Top civil servants under the administration of Najib Razak were earning way more than their government salaries, with at least one of them paid RM200,000 a month, Dr Mahathir Mohamad revealed in a new memoir covering the former leader’s second appointment as prime minister.
Mahathir, who served for some 22 months under the Pakatan Harapan government, the coalition he led to topple Najib on the back of the 1MDB scandal, said his biggest problems upon his return to Putrajaya included the state of finances and the rot in the civil service.
He said top civil servants including the chief secretary had ignored the burden of huge loans placed on the government under Najib, and were later discovered to be drawing large salaries themselves.
“The government owed more than RM1 trillion – which is a number that has 12 zeroes. If you can fathom it, that is more zeroes than what my calculator has.
“The chief secretary to the government, who was the head of the civil service, was aware of this but did not raise any objection, and on investigation it appeared that the chief secretary had been earning more than he should have,” Mahathir wrote in “Capturing Hope: The Struggle Continues for a New Malaysia”.
The chief secretary then was Ali Hamsa, who was appointed in 2012 and continued to serve some three months after the fall of Najib in 2018.
The 304-page book is Mahathir’s second memoir after “A Doctor in the House”, a biography that captured some of the momentous events during his previous 22-year rule.
The book, seen as his attempt to “tell all” and to set the record straight regarding issues surrounding his brief second term in the top office, will be available at major bookstores in Malaysia and Singapore at RM100 per copy.
Mahathir said apart from the chief secretary, former treasury secretary-general Irwan Serigar Abdullah had also drawn a huge income through the chairmanship of several government companies.
“In total, he was being paid as much as RM200,000 a month – that’s RM2.4 million a year and far above normal government pay,” he said.
“All these people needed to be shunted out, but then who would replace them? I needed people who were honest, and I had to find proof that they were honest and that they had the needed ability.”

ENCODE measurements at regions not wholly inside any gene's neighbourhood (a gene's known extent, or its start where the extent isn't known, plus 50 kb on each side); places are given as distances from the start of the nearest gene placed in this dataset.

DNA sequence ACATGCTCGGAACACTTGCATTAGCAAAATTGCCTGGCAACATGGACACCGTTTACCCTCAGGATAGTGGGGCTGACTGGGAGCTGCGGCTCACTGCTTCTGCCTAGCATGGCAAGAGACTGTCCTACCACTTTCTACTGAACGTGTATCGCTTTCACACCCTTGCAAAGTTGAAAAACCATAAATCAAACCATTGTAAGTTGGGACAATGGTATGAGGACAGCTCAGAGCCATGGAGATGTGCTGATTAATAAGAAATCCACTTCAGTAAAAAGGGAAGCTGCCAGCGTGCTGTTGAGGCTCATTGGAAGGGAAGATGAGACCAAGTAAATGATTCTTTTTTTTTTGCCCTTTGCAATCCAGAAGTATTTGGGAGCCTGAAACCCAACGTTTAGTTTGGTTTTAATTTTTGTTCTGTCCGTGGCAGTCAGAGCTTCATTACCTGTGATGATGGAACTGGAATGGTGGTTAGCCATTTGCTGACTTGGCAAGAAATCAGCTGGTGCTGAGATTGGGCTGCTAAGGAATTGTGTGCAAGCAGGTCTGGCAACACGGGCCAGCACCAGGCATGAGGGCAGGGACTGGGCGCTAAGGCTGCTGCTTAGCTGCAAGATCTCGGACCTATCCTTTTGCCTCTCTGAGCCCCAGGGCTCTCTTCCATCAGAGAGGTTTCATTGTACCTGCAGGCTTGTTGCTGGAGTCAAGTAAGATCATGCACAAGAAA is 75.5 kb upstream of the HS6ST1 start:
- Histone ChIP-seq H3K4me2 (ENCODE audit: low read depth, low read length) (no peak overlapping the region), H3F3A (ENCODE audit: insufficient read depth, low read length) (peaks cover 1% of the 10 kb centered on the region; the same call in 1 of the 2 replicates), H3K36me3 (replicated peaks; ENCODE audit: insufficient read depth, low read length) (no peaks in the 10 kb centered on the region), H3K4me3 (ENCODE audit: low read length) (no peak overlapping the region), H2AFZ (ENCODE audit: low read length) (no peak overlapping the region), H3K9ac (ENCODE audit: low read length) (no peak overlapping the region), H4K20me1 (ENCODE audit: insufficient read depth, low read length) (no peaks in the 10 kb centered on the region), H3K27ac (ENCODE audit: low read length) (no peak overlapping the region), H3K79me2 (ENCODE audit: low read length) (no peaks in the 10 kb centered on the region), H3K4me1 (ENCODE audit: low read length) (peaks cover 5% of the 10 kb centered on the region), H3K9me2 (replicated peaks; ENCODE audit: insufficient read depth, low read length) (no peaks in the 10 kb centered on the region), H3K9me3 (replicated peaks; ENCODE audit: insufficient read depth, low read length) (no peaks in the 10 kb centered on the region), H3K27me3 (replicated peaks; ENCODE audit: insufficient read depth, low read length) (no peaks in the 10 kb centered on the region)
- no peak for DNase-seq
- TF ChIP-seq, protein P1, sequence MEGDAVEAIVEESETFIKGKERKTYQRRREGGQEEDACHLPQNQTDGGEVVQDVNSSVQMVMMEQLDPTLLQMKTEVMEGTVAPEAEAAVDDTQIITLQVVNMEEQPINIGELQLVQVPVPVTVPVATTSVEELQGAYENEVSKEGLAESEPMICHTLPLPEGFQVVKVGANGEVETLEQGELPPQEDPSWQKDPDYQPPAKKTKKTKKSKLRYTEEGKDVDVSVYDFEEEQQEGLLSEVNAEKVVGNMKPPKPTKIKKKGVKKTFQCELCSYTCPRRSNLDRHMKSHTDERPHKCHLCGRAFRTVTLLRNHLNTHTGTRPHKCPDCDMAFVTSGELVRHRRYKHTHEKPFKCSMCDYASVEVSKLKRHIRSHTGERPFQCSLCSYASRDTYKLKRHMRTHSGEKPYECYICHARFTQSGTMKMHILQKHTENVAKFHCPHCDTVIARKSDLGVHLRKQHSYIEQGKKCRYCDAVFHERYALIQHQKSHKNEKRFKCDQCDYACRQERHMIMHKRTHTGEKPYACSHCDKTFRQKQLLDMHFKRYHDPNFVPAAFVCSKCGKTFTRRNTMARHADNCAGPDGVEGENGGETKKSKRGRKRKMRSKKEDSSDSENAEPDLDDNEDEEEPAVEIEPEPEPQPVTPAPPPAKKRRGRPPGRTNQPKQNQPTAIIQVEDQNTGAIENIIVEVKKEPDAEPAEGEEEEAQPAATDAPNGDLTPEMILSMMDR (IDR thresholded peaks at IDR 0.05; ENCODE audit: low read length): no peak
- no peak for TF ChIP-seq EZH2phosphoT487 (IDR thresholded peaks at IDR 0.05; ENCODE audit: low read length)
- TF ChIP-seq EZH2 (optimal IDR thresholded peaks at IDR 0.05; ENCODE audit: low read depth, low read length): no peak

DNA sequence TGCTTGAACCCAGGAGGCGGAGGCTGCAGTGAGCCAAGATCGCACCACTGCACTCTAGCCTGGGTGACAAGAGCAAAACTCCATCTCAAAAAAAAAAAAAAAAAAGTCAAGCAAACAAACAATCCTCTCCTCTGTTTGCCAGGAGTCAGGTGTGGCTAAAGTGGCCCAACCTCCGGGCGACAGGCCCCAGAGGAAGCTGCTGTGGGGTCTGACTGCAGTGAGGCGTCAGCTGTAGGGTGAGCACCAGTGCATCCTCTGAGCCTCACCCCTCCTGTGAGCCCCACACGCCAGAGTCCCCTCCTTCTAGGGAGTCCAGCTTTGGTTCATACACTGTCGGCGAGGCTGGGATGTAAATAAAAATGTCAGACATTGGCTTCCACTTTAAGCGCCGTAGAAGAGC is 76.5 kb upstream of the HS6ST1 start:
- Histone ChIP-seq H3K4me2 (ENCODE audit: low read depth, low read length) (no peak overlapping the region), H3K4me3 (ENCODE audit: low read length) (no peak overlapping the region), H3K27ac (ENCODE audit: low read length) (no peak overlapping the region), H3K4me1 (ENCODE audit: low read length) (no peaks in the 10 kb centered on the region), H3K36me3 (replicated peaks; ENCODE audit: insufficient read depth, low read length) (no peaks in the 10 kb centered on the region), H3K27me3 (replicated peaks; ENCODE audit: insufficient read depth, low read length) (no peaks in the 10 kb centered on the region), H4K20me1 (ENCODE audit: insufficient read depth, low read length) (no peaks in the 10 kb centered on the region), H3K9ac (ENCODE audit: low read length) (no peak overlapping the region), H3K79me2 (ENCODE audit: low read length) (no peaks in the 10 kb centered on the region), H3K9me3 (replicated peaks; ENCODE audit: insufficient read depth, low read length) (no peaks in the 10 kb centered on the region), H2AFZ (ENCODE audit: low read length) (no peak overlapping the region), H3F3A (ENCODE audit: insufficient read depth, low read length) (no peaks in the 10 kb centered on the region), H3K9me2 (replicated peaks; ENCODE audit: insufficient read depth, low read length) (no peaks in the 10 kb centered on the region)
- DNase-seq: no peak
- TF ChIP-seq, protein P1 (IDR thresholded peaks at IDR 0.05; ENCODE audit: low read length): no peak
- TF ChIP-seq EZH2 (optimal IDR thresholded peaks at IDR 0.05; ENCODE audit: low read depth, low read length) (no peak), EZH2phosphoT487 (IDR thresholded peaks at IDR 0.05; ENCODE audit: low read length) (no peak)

Mahathir, 96, helped found Bersatu in 2016 as a challenge to Najib’s Umno during the peak of the revelations surrounding the 1MDB scandal.
He later teamed up with PH to end six decades of Barisan Nasional rule, becoming the oldest elected head of government in the world at the age of 93.
But following controversies surrounding a promised transition of power that would see his former nemesis Anwar Ibrahim replacing him in the top post, the PH coalition fell apart, leading to Mahathir’s shock resignation in February 2020.
In the book, Mahathir highlighted what he called the “opposition mentality” of his Cabinet members, and explained his reservations about PH’s election manifesto, including a promise to abolish toll, something that the veteran politician had publicly opposed.
Despite him giving the foreword to the document, Mahathir said the manifesto was prepared by those who “had no experience of government” and “understood little about the practical constraints a government would face once elected to power”.
“In the end, I had to agree to it because we urgently needed a common platform for the general election, but I was opposed to several provisions of the manifesto and argued that it would have been nearly impossible to deliver on some of the promises.”
He also said PH’s election manifesto was lengthy and unrealistic.
“I think an election manifesto should be short. It should deal with specific points only. It should not be a long treatise, what more one with unrealistic deadlines.”
Mahathir in the book also gave his stand on several other election promises by PH that were not fulfilled, such as the restoration of rights for Sabah and Sarawak, and the abolition of draconian laws.
“We made a lot of promises in the manifesto, but now, having become the government, we simply did not have the necessary parliamentary majority to get them done – or indeed any other matter that needed a constitutional amendment,” he said, adding that efforts to reach out to the opposition at that time also had failed.